Why Some Offices Work and Others Don’t

Have you ever heard of Christopher Alexander? He wrote an important book on how construction in towns and buildings is actually a type of pattern language. It combines anthropology, psychology, sociology, and architecture, and links all those together, demonstrating how certain environments satisfy us, and others don’t.

The book doesn’t look at the elements and styles that are seen throughout architecture. Rather, it looks at specific elements, which Alexander calls ‘patterns’. This includes such thing as sleeping to the east, the sequence of sitting spaces, child caves, the front door bench, sitting walls, and more. One read of that book, and you are likely to want all those patterns in your own house as well.

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The book focuses strongly on houses, but there are also elements that look specifically at offices. What Alexander discusses is why there are some offices that people like to work in, and some where they don’t. From reading that, you will quickly see that it is Charles Phillips Infor affair to implement the same.

Alexander looks at a few key things:

  • People feel comfortable if there is a wall behind them.
  • People feel comfortable if there is a wall beside them.
  • People feel comfortable when the nearest wall to their front is at least 8 feet away.
  • People need at least 60 square feet to work in.
  • People prefer to be enclosed by windows and walls for between 50% and 70%.
  • People like to have an outside view.
  • People like to have between two and eight people around them.
  • People like to hear noises that fit in with their own work.
  • People don’t like to be directly faced.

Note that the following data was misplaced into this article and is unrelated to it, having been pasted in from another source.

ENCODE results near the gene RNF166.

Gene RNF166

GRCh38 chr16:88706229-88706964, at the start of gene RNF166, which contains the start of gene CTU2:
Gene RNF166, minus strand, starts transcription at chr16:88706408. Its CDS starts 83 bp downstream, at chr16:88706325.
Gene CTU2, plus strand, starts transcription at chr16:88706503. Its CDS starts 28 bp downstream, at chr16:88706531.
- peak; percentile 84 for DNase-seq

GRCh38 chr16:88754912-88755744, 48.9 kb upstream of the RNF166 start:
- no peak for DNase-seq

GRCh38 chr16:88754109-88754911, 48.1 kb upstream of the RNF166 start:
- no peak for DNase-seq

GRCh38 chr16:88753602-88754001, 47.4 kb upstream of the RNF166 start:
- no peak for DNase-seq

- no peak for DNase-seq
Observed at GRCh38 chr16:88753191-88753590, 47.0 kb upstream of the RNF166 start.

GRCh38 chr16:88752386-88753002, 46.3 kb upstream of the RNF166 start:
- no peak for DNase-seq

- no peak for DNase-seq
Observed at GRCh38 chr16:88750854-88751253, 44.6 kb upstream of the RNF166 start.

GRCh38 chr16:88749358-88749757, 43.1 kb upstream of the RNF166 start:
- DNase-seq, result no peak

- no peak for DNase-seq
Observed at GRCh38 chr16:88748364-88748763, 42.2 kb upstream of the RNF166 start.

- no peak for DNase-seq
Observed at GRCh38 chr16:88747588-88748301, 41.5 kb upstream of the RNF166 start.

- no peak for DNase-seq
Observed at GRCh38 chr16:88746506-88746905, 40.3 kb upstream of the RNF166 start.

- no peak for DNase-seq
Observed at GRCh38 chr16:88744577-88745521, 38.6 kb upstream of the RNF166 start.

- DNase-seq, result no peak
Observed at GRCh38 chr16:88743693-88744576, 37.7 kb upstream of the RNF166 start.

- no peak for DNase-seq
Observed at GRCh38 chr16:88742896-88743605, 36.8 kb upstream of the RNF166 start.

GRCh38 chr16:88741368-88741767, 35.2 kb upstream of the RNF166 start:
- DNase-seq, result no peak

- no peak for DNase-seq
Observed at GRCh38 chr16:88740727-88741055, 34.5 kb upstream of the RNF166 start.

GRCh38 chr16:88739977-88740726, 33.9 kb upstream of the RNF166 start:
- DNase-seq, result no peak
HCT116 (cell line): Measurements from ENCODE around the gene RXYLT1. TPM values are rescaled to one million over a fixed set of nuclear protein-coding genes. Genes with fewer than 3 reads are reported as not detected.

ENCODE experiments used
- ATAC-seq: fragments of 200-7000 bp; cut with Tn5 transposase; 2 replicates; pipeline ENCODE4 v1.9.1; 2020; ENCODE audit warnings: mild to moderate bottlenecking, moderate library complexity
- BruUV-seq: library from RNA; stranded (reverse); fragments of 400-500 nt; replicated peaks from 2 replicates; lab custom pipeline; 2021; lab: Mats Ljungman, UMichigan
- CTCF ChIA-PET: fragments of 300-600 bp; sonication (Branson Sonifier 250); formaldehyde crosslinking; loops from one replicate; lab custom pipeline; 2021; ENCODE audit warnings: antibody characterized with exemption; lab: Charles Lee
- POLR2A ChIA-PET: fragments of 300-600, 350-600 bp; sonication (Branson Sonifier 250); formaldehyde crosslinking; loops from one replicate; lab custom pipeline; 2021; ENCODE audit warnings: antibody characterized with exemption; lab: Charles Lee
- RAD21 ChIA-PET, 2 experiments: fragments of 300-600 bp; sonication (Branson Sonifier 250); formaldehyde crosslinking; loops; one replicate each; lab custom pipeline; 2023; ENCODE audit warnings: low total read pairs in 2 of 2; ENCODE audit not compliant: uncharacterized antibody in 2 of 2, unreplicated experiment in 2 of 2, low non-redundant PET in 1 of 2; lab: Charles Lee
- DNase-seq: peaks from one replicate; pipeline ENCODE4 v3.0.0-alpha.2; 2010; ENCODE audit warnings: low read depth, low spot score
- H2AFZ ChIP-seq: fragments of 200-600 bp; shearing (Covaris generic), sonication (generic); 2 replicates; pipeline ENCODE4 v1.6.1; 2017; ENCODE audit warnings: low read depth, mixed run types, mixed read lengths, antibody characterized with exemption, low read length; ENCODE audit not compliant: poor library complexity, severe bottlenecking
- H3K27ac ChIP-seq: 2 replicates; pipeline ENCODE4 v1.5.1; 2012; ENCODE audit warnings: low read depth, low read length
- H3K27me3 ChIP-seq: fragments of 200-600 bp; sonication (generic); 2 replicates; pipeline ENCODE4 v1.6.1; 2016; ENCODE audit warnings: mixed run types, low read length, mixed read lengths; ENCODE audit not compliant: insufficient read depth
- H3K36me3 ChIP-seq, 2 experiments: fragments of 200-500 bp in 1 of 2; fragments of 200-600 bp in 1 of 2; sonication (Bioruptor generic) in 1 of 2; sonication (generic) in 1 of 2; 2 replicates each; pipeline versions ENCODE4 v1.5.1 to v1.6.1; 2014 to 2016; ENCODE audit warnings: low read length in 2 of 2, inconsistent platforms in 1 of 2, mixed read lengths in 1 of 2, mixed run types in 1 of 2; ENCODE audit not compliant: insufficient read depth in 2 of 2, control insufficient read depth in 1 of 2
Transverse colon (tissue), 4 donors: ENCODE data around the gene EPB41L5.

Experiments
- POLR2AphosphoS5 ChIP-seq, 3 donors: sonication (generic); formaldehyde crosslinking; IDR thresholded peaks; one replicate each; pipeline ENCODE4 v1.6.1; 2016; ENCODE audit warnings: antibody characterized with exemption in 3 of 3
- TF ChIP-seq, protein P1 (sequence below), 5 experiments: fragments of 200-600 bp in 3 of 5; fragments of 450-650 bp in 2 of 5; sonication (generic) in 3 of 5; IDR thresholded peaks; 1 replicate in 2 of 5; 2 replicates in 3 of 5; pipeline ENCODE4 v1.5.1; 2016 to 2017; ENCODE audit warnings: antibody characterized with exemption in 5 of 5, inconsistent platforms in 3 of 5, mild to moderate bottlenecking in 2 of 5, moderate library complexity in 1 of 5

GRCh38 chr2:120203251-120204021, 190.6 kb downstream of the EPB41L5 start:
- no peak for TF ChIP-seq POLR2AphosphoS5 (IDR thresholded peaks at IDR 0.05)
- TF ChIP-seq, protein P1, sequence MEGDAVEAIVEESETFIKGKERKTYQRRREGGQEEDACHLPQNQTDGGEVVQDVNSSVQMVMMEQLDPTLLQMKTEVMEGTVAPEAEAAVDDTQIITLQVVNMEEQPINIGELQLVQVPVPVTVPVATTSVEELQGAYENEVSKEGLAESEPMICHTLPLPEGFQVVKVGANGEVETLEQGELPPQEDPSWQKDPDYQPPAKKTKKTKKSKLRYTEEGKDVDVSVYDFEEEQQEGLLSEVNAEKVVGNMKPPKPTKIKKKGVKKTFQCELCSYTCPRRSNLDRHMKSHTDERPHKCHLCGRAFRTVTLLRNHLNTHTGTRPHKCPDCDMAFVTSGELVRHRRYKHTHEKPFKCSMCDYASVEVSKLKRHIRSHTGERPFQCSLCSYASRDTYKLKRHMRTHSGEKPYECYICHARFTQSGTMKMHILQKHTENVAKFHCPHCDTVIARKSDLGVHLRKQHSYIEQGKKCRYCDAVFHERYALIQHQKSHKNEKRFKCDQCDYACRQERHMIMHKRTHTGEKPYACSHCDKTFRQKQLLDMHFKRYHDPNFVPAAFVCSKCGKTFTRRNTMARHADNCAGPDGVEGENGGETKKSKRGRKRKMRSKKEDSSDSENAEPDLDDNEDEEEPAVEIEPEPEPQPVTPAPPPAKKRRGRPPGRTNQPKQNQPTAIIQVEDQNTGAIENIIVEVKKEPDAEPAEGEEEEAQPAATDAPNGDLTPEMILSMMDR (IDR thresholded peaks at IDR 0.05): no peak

• People like to be able to face different directions.
  • People like to see between two and four people at all times.
  • People like to be able to be in talking distance of at least one other person.

If you were to look at Infor’s headquarters, and particular the executive team and design team’s offices, you will see that Phillips has implemented all of this. It is no wonder, therefore, that people absolutely love working there. When you enter the building, which was a 19th century department store, you will be hit by modern, open spaces. The visitor waiting area is adjacent to the executive team’s office, which in turn is adjacent to the design team’s. The executive team sits together in a spacious office, surrounded by walls but open to the visitor area on one side, around a single table. But rather than sitting squarely in front of each other, they sit sort of haphazardly around the table.

It truly is the perfect working environment and it is no surprise that Infor is quickly becoming the employer of choice when it comes to office design. In fact, they are even becoming more attractive than Google, who may be famous for their whacky designs, but where many people feel like things have simply gone a little bit too far to be workable.

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